In the United States, state supreme court and intermediate appellate court judges are chosen by one of two methods: (1) direct election by voters or (2) selection by governors or judicial selection committees. Judicial selection committees typically comprise appointees of the governor, legislative leaders and other stakeholders. They can either appoint judges directly or submit a list of candidates for the governor to choose from. While touted as being impartial and independent, many judicial selection committees suffer from politicization and the influence of single-interest groups. read more...
To improve the process for selecting judges, ILR released a publication titled Promoting “Merit” in Merit Selection: A Best Practices Guide to Commission-Based Judicial Selection. Among the procedures the report recommends are:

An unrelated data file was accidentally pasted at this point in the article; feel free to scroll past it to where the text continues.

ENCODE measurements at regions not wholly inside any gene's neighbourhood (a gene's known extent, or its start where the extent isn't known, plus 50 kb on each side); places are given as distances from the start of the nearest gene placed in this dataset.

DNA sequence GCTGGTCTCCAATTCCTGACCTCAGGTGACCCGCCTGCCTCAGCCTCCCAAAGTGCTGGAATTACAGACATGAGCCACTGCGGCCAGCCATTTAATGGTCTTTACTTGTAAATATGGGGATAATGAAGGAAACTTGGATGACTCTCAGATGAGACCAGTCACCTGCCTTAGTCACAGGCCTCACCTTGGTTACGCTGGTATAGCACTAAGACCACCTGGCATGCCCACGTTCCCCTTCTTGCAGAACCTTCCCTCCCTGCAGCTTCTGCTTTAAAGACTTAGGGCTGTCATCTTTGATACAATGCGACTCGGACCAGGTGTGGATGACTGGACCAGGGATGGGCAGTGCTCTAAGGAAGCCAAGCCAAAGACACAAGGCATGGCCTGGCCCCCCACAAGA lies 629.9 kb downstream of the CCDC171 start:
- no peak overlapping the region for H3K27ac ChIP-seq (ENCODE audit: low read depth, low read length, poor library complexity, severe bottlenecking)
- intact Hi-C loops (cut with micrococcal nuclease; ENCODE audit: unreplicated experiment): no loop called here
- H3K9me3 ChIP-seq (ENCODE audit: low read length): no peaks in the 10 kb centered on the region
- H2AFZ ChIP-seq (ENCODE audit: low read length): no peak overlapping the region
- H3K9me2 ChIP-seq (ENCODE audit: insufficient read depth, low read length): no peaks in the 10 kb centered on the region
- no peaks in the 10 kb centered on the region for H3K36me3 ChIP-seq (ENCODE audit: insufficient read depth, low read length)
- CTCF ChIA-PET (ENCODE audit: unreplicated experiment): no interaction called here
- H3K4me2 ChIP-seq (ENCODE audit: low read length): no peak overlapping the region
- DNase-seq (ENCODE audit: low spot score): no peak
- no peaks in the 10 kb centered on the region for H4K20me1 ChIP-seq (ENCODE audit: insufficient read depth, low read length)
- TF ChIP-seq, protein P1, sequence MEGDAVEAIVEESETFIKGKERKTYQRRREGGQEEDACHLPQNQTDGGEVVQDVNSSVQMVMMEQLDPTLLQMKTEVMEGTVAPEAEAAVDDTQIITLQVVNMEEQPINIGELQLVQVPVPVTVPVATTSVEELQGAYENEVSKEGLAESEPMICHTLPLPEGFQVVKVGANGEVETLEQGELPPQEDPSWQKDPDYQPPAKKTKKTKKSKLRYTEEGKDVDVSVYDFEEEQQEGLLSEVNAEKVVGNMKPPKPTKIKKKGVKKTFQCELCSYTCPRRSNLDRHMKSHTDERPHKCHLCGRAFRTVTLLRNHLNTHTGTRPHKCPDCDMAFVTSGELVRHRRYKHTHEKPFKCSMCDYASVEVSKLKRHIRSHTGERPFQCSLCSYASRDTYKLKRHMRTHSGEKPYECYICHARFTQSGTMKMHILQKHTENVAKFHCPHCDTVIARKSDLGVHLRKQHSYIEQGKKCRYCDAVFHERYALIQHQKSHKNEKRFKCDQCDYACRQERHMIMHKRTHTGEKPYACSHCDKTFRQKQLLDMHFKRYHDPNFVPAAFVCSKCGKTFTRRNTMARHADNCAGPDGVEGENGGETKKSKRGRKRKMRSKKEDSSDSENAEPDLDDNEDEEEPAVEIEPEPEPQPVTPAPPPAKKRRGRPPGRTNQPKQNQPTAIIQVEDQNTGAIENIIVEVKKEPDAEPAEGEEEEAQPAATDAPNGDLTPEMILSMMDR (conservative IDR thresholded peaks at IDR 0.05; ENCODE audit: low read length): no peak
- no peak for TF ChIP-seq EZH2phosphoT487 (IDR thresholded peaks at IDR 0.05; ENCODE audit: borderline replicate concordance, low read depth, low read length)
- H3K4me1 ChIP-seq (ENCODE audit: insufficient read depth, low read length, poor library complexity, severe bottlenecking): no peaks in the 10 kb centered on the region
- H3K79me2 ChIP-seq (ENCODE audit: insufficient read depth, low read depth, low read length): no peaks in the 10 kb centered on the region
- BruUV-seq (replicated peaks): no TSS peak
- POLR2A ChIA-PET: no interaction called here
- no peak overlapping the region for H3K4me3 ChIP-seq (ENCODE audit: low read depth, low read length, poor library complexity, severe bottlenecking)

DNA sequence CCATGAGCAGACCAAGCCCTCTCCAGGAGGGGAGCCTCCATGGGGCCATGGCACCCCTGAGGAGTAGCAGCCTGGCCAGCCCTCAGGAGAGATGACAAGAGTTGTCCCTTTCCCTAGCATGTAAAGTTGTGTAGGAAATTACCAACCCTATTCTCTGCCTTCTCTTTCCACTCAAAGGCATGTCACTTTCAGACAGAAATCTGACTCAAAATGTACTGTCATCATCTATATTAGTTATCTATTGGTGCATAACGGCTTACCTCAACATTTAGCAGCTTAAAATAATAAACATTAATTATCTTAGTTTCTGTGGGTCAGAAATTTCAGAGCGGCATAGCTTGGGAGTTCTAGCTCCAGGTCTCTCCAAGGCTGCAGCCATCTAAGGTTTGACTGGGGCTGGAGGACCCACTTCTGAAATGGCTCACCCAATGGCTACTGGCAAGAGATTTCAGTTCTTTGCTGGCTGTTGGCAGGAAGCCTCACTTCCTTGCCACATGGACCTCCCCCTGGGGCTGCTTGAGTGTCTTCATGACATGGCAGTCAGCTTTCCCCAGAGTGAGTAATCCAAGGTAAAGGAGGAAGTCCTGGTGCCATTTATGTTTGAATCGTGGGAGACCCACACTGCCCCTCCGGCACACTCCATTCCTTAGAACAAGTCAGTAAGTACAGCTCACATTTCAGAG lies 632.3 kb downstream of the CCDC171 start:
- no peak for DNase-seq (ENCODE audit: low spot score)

- A transparent selection process for members of the commission
- Requiring equal representation between the political parties
- Limiting lawyers to one-third of the seats
- An open process for evaluating potential judges
- Requiring the commission to consider merit as the predominant factor for judicial appointments, with geographic and demographic diversity as secondary considerations
- Mandating the submission of multiple candidates to the governor for consideration during a vacancy
These recommendations have been highlighted by a variety of groups from across the political and ideological spectrum, including the League of Women Voters.